Alliance for Water Efficiency Forum
General Discussion Forum
Are rates the answer?
Long time listener, first time caller ....
It seems to me that a good and proper rate schedule would realize all of the goals of water conservation without implementing all the projects and programs. Is it not true that a multiple tier or allocation type rate schedule provides for basic needs while discouraging waste?
Then all these water conservation projects are a a bit daff, no? Why operate these water conservation projects if a rate schedule eliminates the waste?
I am a long time believer in proper rates being a part of any conservation program. I am also a long time member of the AWWA Rates Committee and have developed close to 400 rate studies in my 40 years of consulting. I have probably developed more or at least as many conservation rate rates as anyone else. However, I do not believe that rates can do it on their own or that (only) rates will cause a big decrease in sales.
I think that many of the reported drop in sales after rate changes are more likely due to (a) weather - more rain, less heat, etc., (b) the economy, (c) publicity ("your rates are going way up, conserve now" headlines), and (d) all of the above and more. I recall a near 100% increase in a large City that was followed by no change in water sales.
Water is just too cheap to cause such drops in use. Most people pay about $1 a day for water. Big deal -- it goes up 50% to $1.50 a day. It is still less than cell phone service, cable TV, a cup of coffee, or even a tiny bottle of plastic water (don't see those sales dropping!) It is far less than than a lawn service, a new lawn mower, or bags of fertilizer, weed killer, lime, etc.
I believe the real problem is that water is under priced -- we have done too good a job in making it universally available at absurdly low prices. The overall cost or price for water needs to increase to more closely reflect its true value. Government grant programs that subsidize water projects only make this problem worse. Until water more closely reflects its value, people will just not care about price or about water.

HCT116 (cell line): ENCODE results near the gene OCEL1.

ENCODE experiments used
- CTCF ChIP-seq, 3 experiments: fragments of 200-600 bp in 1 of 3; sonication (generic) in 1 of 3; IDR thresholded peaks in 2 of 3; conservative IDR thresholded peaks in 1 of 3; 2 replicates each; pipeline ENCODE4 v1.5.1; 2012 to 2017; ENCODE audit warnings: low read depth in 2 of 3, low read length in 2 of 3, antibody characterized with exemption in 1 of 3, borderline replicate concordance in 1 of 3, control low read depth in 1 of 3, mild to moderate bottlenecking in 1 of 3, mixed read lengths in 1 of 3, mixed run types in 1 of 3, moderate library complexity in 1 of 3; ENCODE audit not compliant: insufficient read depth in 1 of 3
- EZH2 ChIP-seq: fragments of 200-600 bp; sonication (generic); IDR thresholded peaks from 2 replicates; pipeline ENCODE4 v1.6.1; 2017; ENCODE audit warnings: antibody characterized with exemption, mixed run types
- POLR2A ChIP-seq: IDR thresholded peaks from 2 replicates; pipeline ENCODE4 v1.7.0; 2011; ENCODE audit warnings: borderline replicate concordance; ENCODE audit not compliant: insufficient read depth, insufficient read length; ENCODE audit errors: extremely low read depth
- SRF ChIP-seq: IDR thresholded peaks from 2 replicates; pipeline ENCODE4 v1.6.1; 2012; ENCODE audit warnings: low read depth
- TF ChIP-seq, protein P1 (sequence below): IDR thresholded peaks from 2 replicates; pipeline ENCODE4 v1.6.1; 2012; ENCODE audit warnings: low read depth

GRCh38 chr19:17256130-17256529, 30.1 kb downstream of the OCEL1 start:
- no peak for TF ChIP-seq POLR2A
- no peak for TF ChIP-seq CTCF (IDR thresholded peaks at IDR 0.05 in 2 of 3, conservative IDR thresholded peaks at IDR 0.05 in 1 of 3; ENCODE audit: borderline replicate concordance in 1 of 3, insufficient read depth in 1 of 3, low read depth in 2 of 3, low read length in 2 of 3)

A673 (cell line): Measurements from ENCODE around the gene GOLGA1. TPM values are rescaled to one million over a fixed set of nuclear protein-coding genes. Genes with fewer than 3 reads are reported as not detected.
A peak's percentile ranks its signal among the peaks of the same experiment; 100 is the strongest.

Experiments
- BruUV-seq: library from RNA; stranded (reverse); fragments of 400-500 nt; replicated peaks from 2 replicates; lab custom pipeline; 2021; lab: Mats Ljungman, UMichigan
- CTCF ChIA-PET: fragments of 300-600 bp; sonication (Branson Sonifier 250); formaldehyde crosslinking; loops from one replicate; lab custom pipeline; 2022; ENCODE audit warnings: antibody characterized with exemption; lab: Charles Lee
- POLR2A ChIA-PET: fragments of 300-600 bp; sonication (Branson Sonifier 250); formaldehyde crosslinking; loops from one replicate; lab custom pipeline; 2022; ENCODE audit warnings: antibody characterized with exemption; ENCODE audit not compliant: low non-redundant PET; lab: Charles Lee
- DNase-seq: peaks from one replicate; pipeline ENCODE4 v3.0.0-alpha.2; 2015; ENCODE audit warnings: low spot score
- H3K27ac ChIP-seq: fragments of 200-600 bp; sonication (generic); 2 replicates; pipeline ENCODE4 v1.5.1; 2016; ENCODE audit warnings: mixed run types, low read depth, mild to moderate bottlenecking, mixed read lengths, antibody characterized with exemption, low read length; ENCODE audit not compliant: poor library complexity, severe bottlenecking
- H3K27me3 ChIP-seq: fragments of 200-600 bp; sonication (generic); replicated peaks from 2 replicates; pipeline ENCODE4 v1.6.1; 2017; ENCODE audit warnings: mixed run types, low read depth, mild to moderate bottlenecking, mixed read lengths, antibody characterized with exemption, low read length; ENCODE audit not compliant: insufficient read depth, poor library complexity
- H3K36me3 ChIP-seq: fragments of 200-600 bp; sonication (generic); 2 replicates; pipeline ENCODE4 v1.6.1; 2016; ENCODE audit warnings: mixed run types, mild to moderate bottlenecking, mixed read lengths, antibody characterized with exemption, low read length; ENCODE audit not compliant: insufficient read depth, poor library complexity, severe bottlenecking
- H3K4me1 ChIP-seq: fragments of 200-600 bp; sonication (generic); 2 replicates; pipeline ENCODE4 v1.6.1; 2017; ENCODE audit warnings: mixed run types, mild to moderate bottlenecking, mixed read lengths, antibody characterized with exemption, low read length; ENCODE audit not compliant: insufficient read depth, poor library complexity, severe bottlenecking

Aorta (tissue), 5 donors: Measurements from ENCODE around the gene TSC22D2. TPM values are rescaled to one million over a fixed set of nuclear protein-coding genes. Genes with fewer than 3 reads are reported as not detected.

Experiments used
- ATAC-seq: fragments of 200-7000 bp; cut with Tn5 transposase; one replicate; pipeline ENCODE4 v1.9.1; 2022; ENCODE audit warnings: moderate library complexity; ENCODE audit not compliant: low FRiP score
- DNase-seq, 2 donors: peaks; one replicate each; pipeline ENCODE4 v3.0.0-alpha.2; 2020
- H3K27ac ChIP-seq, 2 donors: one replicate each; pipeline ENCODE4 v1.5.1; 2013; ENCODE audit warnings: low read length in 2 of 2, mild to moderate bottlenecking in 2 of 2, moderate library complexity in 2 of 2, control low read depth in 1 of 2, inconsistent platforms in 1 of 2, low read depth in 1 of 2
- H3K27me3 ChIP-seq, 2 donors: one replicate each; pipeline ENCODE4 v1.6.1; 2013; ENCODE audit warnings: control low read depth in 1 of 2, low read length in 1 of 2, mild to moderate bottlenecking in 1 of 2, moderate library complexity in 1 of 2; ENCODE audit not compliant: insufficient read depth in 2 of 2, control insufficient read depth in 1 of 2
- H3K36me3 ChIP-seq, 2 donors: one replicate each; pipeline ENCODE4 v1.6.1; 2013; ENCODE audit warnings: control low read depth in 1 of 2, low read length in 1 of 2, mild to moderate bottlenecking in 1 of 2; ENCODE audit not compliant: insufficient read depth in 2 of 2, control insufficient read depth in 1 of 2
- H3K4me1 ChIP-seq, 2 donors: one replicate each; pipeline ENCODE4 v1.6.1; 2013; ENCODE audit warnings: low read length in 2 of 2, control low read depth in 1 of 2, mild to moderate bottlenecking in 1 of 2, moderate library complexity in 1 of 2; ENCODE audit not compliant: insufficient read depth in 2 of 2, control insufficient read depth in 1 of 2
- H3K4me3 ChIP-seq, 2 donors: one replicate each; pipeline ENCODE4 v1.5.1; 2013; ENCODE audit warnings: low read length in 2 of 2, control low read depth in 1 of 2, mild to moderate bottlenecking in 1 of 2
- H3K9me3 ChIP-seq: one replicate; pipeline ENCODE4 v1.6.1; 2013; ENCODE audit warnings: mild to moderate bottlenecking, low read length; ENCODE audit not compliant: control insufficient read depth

I mentioned somewhere else that Water Budget rates sound good and probably work, but for small utilities and customers that can barely understand block rates, I don't know.
As for water being priced too low, I agree. But, you can't artificailly price water high to foster conservation. Over the course of 400 cases, how many mayors, board presidents, senior citzens, newspaper reporters, legislators, and plain customers did you find that would agree with you? If a rate study is done well, then it reflects the cost of supplying water.
Adequately explaining the rate structure to the customers is essential whenever a utility implements new rates. This is true for inclining block rates, declining block rates, seasonal rates, water budget-based rates, and all the other forms out there.
In our AwwaRF study, we found a number of small utilities that have successfully implemented water budget-based rates. The idea can be communicated to customers, that is not a real barrier. The key is that the utility leadership and staff must understand and support the rate structure.
An option some utilties have taken with water budgets is to start small. Some agencies just do budgets for dedicated irrigation accounts. Some just do budgets for their single-family customers. Some take an interim step like this while they spend time developing budgets for other customer classes.
Communication is a key to the success of any rate structure implementation.